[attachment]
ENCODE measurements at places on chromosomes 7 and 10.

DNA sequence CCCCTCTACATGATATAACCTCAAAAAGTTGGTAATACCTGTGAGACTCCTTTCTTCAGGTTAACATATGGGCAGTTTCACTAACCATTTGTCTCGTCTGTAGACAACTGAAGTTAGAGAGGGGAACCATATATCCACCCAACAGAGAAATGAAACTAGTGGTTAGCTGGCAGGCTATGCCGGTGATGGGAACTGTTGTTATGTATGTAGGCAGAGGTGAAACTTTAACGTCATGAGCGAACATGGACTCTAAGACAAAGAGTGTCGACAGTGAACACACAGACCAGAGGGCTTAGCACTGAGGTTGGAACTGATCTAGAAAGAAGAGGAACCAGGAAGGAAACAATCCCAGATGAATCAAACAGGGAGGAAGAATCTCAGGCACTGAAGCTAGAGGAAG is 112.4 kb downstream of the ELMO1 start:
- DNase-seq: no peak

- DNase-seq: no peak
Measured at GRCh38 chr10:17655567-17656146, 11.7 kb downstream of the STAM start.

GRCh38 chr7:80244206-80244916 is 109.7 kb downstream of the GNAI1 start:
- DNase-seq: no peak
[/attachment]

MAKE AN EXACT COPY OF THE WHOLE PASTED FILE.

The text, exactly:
ENCODE measurements at places on chromosomes 7 and 10.

DNA sequence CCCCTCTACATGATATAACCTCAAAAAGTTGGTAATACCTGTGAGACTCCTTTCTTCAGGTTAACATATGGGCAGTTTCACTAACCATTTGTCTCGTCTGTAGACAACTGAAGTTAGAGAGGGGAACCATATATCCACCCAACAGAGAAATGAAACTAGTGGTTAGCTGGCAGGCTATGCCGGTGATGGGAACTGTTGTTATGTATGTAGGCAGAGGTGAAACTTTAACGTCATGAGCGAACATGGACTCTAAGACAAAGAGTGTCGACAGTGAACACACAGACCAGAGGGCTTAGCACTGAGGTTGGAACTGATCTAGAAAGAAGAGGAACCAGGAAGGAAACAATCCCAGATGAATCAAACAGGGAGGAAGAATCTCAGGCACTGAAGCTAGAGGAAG is 112.4 kb downstream of the ELMO1 start:
- DNase-seq: no peak

- DNase-seq: no peak
Measured at GRCh38 chr10:17655567-17656146, 11.7 kb downstream of the STAM start.

GRCh38 chr7:80244206-80244916 is 109.7 kb downstream of the GNAI1 start:
- DNase-seq: no peak